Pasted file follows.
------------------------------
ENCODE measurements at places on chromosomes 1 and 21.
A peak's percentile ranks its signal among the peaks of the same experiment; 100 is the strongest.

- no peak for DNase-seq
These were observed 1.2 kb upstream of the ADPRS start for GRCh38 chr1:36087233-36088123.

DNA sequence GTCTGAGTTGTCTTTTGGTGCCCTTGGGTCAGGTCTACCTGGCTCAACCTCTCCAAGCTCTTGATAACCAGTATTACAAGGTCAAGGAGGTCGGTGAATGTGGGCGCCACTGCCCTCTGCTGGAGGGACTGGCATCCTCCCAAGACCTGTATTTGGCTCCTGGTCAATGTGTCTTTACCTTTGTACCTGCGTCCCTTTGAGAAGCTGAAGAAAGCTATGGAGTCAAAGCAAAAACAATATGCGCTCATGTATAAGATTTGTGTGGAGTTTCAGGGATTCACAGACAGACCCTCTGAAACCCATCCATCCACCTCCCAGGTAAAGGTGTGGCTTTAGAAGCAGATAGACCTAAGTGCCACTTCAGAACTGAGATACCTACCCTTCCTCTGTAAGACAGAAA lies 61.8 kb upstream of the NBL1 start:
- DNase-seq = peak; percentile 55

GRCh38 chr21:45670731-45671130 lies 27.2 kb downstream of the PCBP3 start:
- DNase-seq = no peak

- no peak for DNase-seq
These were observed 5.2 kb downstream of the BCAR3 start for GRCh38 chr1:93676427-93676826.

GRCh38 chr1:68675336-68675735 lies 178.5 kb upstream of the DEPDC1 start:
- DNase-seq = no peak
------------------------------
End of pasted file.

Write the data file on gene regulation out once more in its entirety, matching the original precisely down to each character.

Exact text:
ENCODE measurements at places on chromosomes 1 and 21.
A peak's percentile ranks its signal among the peaks of the same experiment; 100 is the strongest.

- no peak for DNase-seq
These were observed 1.2 kb upstream of the ADPRS start for GRCh38 chr1:36087233-36088123.

DNA sequence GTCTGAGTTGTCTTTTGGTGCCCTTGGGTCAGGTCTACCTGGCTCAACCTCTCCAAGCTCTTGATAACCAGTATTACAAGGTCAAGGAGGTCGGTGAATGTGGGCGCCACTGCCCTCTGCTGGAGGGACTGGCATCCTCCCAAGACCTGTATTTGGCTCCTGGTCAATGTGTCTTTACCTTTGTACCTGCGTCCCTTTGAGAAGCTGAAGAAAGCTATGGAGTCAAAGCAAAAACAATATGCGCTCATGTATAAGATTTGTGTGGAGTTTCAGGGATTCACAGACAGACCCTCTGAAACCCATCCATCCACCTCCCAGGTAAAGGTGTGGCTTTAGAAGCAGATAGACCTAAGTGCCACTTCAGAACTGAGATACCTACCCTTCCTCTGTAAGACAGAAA lies 61.8 kb upstream of the NBL1 start:
- DNase-seq = peak; percentile 55

GRCh38 chr21:45670731-45671130 lies 27.2 kb downstream of the PCBP3 start:
- DNase-seq = no peak

- no peak for DNase-seq
These were observed 5.2 kb downstream of the BCAR3 start for GRCh38 chr1:93676427-93676826.

GRCh38 chr1:68675336-68675735 lies 178.5 kb upstream of the DEPDC1 start:
- DNase-seq = no peak